Rare causes of scoliosis and spine deformity: Experience and particular features

Konstantinos C. Soultanis, Alexandros H. Payatakes, Vasilios T. Chouliaras, Georgios C. Mandellos, Nikolaos E. Pyrovolou, Fani M. Pliarchopoulou, Panayotis N. Soucacos

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21 Scopus citations


Background: Spine deformity can be idiopathic (more than 80% of cases), neuromuscular, congenital or neurofibromatosis-related. However, there are many disorders that may also be involved. We present our experience treating patients with scoliosis or other spine deformities related to rare clinical entities. Methods: A retrospective study of the records of a school-screening study in North-West Greece was performed, covering a 10-year period (1992-2002). The records were searched for patients with deformities related to rare disorders. These patients were reviewed as regards to characteristics of underlying disorder and spine deformity, treatment and results, complications, intraoperative and anaesthesiologic difficulties particular to each case. Results: In 13 cases, the spine deformity presented in relation to rare disorders. The underlying disorder was rare neurological disease in 2 cases (Rett syndrome, progressive hemidystonia), muscular disorders (facioscapulohumeral muscular dystrophy, arthrogryposis) in 2 patients, osteogenesis imperfecta in 2 cases, Marfan syndrome, osteopetrosis tarda, spondyloepiphyseal dysplasia congenita, cleidocranial dysplasia and Noonan syndrome in 1 case each. In 2 cases scoliosis was related to other congenital anomalies (phocomelia, blindness). Nine of these patients were surgically treated. Surgery was avoided in 3 patients. Conclusion: This study illustrates the fact that different disorders are related with curves with different characteristics, different accompanying problems and possible complications. Investigation and understanding of the underlying pathology is an essential part of the clinical evaluation and preoperative work-up, as clinical experience at any specific center is limited.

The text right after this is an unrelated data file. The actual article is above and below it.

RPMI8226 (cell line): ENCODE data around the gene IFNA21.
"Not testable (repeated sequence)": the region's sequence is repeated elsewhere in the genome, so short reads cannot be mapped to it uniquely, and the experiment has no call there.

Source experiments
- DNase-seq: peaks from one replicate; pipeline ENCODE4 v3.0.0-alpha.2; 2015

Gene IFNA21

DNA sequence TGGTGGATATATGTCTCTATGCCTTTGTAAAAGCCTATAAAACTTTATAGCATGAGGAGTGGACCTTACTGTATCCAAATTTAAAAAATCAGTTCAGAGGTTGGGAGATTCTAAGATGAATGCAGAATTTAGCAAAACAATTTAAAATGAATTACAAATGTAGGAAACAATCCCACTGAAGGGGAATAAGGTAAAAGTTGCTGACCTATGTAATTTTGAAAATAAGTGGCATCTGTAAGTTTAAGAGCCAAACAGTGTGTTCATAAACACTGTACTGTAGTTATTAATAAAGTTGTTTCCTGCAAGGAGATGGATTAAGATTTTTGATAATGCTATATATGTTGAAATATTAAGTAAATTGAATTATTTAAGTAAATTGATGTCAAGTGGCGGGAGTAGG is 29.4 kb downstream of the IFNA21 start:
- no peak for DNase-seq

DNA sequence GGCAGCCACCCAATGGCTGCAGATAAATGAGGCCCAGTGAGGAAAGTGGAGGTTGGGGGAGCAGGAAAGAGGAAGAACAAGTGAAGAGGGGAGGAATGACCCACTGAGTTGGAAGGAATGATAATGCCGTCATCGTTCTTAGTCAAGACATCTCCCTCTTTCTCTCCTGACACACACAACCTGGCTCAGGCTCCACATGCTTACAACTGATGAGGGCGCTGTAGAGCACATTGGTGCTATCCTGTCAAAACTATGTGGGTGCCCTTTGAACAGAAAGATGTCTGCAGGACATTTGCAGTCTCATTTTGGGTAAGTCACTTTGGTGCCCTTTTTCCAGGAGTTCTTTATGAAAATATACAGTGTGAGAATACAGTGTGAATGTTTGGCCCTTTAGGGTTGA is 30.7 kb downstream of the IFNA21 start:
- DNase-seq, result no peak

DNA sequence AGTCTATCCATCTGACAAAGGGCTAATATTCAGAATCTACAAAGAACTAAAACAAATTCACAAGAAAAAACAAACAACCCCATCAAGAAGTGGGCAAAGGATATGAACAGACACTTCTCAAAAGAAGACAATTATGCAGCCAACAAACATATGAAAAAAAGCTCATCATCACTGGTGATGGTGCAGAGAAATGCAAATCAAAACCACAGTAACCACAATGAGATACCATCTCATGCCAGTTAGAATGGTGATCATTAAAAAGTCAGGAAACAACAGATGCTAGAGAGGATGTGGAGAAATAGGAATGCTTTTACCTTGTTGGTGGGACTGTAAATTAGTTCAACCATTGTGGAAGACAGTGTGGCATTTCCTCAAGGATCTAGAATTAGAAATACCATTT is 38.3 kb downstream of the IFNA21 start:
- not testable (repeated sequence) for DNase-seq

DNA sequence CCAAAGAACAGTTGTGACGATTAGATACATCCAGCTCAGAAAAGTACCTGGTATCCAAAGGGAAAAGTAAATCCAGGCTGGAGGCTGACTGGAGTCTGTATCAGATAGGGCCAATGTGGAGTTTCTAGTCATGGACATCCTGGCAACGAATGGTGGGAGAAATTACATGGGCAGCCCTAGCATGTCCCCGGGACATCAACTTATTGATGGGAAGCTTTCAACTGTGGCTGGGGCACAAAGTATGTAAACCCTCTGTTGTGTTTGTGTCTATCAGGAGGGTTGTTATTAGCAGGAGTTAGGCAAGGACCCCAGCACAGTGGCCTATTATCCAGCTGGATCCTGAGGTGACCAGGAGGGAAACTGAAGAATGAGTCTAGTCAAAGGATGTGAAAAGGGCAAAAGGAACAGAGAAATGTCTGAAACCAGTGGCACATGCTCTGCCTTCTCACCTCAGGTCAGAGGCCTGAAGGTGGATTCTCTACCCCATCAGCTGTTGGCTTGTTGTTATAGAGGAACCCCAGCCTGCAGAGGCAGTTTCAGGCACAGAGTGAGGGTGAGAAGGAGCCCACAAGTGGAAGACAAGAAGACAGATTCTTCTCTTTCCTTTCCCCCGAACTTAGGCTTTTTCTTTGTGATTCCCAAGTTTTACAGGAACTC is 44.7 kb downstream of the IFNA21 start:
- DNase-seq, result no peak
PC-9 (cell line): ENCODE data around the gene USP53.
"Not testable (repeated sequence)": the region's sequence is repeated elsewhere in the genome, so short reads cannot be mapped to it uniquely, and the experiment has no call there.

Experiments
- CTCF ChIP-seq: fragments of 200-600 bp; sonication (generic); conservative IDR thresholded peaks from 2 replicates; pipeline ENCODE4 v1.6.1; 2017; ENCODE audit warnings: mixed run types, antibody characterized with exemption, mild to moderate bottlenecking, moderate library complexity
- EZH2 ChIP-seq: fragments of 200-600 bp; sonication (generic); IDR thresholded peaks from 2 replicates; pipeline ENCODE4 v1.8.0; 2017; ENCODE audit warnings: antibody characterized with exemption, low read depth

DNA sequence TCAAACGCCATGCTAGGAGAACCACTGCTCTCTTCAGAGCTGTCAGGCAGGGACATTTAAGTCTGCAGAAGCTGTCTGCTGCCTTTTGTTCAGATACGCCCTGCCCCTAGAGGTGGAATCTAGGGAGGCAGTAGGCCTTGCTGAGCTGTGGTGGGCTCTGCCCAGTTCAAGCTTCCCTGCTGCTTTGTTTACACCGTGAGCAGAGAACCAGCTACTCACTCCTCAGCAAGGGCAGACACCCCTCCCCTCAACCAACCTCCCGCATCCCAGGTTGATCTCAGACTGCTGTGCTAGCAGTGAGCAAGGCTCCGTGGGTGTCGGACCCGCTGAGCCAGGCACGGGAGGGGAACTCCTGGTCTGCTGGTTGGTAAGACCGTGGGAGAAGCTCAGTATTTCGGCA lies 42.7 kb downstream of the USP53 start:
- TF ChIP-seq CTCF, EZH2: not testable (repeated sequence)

Original languageEnglish (US)
Article number15
Issue number1
StatePublished - Oct 23 2007

All Science Journal Classification (ASJC) codes

  • Orthopedics and Sports Medicine


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